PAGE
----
Hey there,

I'll add Zero, Hero Wars, and Prince Valiant to the "not silly" category, but overall, I do agree with you.

It's also clear that extreme Director stance mechanics are often used for humor, whether for spoof or plain comedic effects. Any number of people have been asking me, ever since Elfs came out, whether a game with heavy Director stance elements can be about serious stuff.

I think the answer is Yes. But so far, it's Terra Incognita.

Let's get to it, everyone, before Robin Laws gets there first.

Best,
Ron
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jburneko
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« Reply #2 on: July 17, 2001, 01:34:00 PM »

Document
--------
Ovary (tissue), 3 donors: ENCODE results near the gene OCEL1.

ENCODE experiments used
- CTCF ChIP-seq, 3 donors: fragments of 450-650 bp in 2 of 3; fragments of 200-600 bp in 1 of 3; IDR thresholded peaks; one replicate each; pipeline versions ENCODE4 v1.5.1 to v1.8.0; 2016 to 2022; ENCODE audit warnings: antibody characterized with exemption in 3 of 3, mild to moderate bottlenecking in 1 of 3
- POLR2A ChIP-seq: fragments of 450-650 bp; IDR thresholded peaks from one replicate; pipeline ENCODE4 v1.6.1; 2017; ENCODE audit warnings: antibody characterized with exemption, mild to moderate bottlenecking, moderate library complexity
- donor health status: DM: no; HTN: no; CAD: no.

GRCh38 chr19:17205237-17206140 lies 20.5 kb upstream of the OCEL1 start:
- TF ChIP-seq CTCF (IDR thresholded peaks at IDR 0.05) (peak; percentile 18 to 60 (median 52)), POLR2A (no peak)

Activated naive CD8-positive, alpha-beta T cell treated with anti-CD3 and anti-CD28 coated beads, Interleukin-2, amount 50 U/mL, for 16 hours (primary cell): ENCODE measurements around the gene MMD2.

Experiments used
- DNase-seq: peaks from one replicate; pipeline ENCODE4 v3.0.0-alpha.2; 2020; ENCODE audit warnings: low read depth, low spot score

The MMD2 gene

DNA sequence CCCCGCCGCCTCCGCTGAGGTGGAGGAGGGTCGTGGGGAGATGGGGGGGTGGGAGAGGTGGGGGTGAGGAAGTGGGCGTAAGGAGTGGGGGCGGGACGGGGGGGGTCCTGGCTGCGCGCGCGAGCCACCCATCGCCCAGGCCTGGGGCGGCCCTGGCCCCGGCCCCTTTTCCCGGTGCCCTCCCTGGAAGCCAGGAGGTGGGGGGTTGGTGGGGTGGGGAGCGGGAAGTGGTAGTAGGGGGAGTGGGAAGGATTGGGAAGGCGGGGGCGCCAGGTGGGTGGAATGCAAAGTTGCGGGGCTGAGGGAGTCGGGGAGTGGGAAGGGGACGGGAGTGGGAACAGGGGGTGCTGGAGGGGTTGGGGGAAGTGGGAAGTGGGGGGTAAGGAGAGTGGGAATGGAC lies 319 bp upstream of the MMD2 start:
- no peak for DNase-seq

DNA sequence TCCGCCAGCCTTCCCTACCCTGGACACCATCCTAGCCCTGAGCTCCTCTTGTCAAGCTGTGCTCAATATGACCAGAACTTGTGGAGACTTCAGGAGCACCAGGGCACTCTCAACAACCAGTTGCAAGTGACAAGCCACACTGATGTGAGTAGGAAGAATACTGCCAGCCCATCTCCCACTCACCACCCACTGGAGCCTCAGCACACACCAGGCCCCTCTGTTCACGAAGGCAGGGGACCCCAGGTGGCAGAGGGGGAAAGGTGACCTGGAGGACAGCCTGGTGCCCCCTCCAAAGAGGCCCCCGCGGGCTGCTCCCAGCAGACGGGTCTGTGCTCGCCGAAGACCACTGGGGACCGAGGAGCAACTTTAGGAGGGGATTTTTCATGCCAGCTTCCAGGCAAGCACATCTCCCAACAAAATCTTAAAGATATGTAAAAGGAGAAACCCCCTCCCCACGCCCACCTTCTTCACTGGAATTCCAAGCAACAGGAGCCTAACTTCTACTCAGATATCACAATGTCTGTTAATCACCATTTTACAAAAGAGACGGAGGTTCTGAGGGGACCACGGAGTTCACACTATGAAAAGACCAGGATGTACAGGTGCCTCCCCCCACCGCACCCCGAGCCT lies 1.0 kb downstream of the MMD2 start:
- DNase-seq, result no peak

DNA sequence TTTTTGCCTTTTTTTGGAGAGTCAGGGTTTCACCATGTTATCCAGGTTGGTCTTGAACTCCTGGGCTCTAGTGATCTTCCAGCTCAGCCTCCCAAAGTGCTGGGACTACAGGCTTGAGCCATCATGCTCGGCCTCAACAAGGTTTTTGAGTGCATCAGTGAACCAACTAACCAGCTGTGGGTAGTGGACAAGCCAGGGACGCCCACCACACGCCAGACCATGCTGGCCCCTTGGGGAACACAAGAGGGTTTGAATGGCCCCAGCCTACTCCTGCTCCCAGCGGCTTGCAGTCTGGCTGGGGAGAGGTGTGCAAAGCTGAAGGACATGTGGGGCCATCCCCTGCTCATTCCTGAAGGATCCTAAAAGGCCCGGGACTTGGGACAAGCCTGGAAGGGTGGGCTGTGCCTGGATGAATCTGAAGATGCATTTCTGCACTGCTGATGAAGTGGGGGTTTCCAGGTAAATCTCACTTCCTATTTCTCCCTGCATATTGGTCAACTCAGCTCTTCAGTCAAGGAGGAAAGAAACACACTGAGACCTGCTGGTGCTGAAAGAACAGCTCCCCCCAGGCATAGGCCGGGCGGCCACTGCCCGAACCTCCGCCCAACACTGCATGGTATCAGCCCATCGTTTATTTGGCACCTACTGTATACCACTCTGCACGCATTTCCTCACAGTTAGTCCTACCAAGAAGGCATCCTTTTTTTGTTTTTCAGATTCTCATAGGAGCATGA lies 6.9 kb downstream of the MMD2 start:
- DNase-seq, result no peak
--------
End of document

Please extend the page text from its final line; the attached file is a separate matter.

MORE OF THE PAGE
Hello,

If you ask me I think the problem lies with the players and not so much the system.  Take Story Engine and it's story points system.  In Story Engine you can spend a story point to take on a Director Stance and make something external to your character happen.

My resident d20 Fanatic (who is of the firm belief that without hard coded rules for everything players will just walk all over the game with no rhyme or reason and he will do anything to prove this to me when we're not playing a d20 game) agreed to try out Story Engine.  In his usual 'well there are no hard rules so this means I can do anything I want with little regard for anyone else' manner he proceeded to keep trying to use story points to do things like:

Make two unrelated characters lesbian lovers.
Have a side character confess to the crimes commited.
Have four of the characters show up at his place for an orgy.